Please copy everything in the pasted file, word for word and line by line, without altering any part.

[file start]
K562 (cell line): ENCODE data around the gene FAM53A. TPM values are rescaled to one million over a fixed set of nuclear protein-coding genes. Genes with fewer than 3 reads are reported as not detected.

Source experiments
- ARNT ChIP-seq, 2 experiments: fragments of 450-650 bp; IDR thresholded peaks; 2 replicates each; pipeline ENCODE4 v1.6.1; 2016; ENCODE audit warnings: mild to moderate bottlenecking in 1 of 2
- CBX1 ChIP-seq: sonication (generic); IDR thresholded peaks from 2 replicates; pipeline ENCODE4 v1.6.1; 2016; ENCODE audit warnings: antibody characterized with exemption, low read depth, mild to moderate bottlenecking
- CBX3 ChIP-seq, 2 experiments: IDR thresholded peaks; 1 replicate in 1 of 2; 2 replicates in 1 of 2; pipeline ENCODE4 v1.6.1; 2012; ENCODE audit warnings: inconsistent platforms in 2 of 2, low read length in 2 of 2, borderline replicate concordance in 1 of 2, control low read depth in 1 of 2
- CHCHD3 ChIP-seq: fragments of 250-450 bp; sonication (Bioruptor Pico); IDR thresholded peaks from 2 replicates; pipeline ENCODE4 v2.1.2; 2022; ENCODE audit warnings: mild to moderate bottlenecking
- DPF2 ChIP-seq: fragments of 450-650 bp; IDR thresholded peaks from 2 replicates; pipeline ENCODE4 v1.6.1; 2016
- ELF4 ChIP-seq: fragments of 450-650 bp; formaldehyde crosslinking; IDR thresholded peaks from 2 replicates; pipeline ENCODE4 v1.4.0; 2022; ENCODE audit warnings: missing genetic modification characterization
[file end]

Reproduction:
K562 (cell line): ENCODE data around the gene FAM53A. TPM values are rescaled to one million over a fixed set of nuclear protein-coding genes. Genes with fewer than 3 reads are reported as not detected.

Source experiments
- ARNT ChIP-seq, 2 experiments: fragments of 450-650 bp; IDR thresholded peaks; 2 replicates each; pipeline ENCODE4 v1.6.1; 2016; ENCODE audit warnings: mild to moderate bottlenecking in 1 of 2
- CBX1 ChIP-seq: sonication (generic); IDR thresholded peaks from 2 replicates; pipeline ENCODE4 v1.6.1; 2016; ENCODE audit warnings: antibody characterized with exemption, low read depth, mild to moderate bottlenecking
- CBX3 ChIP-seq, 2 experiments: IDR thresholded peaks; 1 replicate in 1 of 2; 2 replicates in 1 of 2; pipeline ENCODE4 v1.6.1; 2012; ENCODE audit warnings: inconsistent platforms in 2 of 2, low read length in 2 of 2, borderline replicate concordance in 1 of 2, control low read depth in 1 of 2
- CHCHD3 ChIP-seq: fragments of 250-450 bp; sonication (Bioruptor Pico); IDR thresholded peaks from 2 replicates; pipeline ENCODE4 v2.1.2; 2022; ENCODE audit warnings: mild to moderate bottlenecking
- DPF2 ChIP-seq: fragments of 450-650 bp; IDR thresholded peaks from 2 replicates; pipeline ENCODE4 v1.6.1; 2016
- ELF4 ChIP-seq: fragments of 450-650 bp; formaldehyde crosslinking; IDR thresholded peaks from 2 replicates; pipeline ENCODE4 v1.4.0; 2022; ENCODE audit warnings: missing genetic modification characterization